Firming Water Supplies from the Original Windy Gap Project

The Windy Gap Project was first proposed in 1967 by the cities of Boulder, Estes Park, Fort Collins, Greeley, Longmont and Loveland. Built between 1981 and 1985 and located on the West Slope near Granby, Windy Gap consists of a diversion dam on the Colorado River, a pump plant and a 6-mile pipeline to Lake Granby, the largest storage reservoir in the Colorado-Big Thompson Project system.

The Windy Gap Firming Project, of which Chimney Hollow Reservoir is a main component, will improve the reliability of, or firm, water supplies from the original Windy Gap Project, which started delivering water in 1985. It was understood the original Windy Gap Project would require additional storage to achieve firm water supplies. The Windy Gap Firming Project has been reviewed under the federal National Environmental Policy Act. This review started in 2003. NEPA and Colorado's requirement for a plan focused on fish and wildlife are among several processes in place to identify mitigation measures that will address the project's impacts. 

  • 2003
    Project participants enter the federal permitting process and U.S. Bureau of Reclamation holds three formal "scoping" meetings.
  • 2005
    U.S. Bureau of Reclamation published two reports, one describing the purpose and need, and one identifying a range of alternatives that could meet the needs.
  • 2008
    U.S. Bureau of Reclamation publishes the Draft Environmental Impact Statement.
  • 2009
    Municipal Subdistrict offers West Slope benefits to facilitate project implementation.
  • 2011
    State officials approve the fish and wildlife mitigation plan and voluntary enhancement plan
  • 2011
    U.S. Bureau of Reclamation publishes the Final Environmental Impact Statement.
  • 2012
    Grand County and the Municipal Subdistrict board approve agreements to create improvements to the Colorado River. Grand County issues 1041 permit.
  • 2014
    U.S. Bureau of Reclamation issues its Record of Decision and signs a carriage contract to transport water to Chimney Hollow Reservoir.
  • 2016
    Colorado issues a 401 Water Quality Certification.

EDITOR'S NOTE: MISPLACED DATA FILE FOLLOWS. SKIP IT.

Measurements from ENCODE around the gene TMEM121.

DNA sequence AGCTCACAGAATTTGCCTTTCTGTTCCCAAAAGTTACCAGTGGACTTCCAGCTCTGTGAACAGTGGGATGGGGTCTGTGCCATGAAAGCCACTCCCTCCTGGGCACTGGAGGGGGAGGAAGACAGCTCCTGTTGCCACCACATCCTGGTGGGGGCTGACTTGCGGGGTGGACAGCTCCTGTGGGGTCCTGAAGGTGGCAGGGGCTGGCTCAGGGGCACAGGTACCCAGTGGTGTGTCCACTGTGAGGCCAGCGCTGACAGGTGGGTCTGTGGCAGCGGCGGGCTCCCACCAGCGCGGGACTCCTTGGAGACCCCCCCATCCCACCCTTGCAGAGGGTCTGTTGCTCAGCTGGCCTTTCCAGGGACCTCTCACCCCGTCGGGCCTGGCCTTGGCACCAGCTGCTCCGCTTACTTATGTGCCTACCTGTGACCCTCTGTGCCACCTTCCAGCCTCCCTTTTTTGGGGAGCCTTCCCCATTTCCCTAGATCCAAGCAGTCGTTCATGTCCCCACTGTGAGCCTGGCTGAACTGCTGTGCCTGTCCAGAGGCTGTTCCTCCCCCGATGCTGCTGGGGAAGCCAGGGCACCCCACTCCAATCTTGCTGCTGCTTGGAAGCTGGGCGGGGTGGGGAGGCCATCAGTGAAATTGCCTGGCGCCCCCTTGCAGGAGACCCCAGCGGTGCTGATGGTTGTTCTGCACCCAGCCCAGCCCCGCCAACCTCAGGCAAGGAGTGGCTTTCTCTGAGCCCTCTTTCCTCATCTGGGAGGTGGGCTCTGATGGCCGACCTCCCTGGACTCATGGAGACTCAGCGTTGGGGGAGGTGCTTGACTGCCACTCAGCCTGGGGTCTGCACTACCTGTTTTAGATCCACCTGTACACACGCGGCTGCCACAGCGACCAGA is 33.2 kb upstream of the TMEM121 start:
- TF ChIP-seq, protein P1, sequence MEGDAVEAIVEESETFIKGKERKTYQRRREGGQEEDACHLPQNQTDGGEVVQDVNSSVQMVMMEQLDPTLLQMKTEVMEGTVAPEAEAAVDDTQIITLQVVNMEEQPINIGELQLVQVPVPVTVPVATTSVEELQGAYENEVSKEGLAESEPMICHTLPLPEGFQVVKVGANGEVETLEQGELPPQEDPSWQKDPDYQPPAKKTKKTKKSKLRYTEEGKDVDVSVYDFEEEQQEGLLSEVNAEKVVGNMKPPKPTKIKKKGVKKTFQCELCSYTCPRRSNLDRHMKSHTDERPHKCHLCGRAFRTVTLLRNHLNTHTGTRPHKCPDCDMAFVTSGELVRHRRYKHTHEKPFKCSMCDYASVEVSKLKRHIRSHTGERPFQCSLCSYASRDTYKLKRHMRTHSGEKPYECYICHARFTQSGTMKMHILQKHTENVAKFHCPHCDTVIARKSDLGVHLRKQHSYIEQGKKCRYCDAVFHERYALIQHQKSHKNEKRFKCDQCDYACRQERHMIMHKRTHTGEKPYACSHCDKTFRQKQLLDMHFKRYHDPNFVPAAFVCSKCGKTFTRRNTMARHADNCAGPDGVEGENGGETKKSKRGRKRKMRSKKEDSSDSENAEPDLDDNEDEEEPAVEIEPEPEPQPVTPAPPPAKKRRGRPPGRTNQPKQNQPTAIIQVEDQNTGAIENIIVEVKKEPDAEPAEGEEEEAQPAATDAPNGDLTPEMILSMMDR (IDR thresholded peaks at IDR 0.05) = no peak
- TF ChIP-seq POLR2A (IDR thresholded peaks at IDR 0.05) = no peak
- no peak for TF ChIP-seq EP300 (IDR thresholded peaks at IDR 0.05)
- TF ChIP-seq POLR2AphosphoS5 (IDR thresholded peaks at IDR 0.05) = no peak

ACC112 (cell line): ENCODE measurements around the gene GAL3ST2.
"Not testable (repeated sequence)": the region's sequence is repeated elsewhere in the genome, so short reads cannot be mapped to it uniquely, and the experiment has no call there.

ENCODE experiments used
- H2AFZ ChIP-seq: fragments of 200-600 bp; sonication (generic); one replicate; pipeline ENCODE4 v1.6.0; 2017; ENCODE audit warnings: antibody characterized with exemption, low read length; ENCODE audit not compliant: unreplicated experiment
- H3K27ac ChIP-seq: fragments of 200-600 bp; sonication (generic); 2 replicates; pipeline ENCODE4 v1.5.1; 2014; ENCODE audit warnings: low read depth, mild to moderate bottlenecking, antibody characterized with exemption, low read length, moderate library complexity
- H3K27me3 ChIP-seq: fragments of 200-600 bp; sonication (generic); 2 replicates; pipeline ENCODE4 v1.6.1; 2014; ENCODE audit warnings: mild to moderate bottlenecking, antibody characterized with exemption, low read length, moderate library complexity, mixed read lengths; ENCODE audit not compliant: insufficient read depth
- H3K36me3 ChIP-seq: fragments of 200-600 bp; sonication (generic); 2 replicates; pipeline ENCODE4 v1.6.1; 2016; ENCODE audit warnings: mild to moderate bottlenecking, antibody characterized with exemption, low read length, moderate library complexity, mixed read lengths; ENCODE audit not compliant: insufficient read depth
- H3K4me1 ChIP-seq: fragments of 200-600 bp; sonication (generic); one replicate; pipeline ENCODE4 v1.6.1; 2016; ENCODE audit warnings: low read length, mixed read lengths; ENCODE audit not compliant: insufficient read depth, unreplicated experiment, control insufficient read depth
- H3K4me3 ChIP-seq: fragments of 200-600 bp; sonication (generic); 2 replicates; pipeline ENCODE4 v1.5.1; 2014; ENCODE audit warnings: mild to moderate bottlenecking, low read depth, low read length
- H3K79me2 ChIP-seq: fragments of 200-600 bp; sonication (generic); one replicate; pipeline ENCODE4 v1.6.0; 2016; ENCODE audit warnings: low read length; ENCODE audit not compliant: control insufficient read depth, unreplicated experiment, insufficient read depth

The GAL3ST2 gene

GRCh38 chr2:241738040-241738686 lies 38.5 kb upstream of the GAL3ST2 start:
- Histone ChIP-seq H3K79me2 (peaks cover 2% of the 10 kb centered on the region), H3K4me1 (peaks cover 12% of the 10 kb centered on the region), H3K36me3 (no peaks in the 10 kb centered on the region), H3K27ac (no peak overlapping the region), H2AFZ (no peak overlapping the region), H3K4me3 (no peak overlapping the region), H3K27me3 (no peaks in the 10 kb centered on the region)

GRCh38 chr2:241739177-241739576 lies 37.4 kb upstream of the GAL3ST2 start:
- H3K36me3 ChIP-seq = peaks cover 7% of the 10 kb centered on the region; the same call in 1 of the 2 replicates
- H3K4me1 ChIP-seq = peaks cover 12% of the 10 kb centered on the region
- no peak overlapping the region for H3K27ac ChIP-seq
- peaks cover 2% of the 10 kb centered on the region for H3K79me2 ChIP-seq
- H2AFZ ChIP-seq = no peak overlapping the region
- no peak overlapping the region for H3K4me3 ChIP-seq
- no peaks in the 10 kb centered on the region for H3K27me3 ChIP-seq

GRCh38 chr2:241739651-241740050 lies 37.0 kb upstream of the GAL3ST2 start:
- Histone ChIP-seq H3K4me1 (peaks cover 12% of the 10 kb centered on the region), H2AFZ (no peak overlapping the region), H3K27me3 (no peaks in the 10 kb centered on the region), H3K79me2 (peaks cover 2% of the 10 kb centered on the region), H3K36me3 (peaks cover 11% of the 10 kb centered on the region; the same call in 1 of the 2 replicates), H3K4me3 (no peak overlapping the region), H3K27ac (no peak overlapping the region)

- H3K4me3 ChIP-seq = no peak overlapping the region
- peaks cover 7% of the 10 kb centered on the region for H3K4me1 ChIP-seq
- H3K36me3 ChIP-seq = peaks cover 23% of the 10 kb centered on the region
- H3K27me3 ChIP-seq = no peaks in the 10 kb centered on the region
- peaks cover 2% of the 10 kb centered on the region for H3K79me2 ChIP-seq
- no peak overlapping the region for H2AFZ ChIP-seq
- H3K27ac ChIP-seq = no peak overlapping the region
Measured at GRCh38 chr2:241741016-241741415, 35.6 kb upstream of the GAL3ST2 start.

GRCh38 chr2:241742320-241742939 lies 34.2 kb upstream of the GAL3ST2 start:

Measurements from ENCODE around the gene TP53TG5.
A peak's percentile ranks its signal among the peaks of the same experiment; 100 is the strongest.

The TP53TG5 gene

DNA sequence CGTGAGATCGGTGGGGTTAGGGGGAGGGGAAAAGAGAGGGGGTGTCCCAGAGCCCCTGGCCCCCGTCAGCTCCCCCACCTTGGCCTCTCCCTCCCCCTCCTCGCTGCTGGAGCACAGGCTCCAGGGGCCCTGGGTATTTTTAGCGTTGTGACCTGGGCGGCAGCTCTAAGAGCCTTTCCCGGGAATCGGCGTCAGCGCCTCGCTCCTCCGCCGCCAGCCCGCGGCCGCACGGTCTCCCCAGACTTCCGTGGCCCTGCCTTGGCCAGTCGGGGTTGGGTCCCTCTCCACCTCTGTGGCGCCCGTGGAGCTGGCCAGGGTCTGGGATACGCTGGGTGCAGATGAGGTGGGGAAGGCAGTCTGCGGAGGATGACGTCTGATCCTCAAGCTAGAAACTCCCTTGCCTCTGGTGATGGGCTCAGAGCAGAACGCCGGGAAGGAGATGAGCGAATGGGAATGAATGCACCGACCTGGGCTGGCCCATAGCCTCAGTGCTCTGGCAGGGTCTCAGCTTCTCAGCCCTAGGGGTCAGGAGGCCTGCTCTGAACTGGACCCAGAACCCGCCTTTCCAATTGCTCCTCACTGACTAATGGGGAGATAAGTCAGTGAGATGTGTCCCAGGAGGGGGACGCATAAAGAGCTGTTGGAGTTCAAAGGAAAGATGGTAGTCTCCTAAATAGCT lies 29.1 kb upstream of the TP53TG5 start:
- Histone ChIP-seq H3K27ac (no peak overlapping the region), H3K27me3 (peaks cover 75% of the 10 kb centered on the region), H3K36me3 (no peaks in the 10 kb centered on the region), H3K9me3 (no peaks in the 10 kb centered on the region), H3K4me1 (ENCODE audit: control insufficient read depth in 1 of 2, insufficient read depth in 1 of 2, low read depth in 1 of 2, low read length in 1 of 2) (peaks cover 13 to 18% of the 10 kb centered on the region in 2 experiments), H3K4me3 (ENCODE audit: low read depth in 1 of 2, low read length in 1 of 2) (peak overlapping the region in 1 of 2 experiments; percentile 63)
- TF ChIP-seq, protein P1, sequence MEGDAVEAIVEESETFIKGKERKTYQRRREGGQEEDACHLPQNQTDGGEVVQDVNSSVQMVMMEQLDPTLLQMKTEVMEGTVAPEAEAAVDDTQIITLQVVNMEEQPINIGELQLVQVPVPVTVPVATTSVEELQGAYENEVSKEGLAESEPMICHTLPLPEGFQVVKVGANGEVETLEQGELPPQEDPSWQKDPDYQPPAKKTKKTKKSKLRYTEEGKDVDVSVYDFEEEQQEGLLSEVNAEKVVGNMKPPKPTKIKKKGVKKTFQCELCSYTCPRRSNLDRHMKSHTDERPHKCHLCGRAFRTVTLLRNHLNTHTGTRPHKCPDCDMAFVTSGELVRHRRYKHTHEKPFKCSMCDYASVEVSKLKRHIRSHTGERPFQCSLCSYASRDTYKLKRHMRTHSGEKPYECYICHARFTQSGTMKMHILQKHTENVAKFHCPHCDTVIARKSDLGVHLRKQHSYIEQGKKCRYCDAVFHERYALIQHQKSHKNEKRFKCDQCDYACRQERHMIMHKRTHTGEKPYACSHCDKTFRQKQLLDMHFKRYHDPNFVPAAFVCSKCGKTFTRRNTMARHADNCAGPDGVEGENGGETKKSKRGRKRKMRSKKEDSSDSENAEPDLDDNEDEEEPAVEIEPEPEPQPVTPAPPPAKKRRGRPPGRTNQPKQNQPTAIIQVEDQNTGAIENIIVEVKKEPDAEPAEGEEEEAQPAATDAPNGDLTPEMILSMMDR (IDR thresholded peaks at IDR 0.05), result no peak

• 2017
    U.S. Army Corps of Engineers issues its final Record of Decision.
  • 2019
    December 2019
    The Board of Directors of the Northern Water Municipal Subdistrict chooses a contractor to build Chimney Hollow Dam. Barnard Construction Inc. of Bozeman, Mont., will enter into a $485.4 million contract that calls for the construction of a 355-foot-tall asphalt-core dam in the valley west of Carter Lake in southern Larimer County.
  • 2020
    Dec. 10, 2020
    Federal Court rules in favor of the Windy Gap Firming Project, clearing the way for construction of Chimney Hollow Reservoir near Berthoud.
  • 2021
    April 21, 2021
    The Subdistrict reaches an agreement with several environmental groups settling the lawsuit and appeal. The $15 million settlement will benefit aquatic habitat on the West Slope. The settlement will allow construction of Chimney Hollow Reservoir beginning in August 2021.
  • Aug. 6, 2021
    Eight Northern Water Directors shovel dirt at the Chimney Hollow Groundbreaking in August 2021.
    The Northern Water Municipal Subdistrict breaks ground on Chimney Hollow Reservoir, culminating a 20-year permitting process. Chimney Hollow Reservoir is a key component for these Windy Gap Firming participants: Broomfield, Platte River Power Authority, Loveland, Greeley, Longmont, Erie, Little Thompson Water District, Superior, Louisville, Fort Lupton, Lafayette and Central Weld County Water District. Each of the reservoir project participants that provide residential water service has committed to reduce per capita water supply through water conservation.
  • Aug. 16, 2021
    Aerial view of the Chimney Hollow Valley looking north toward Flatiron Reservoir.
    Northern Water’s Municipal Subdistrict issued a Notice to Proceed to Barnard Construction Co. Inc. to begin construction of Chimney Hollow Reservoir. Environmental and mitigation efforts have also begun in the Upper Colorado River basin.
  • Oct. 1, 2021
    First blast at the Chimney Hollow site on October 1, 2021.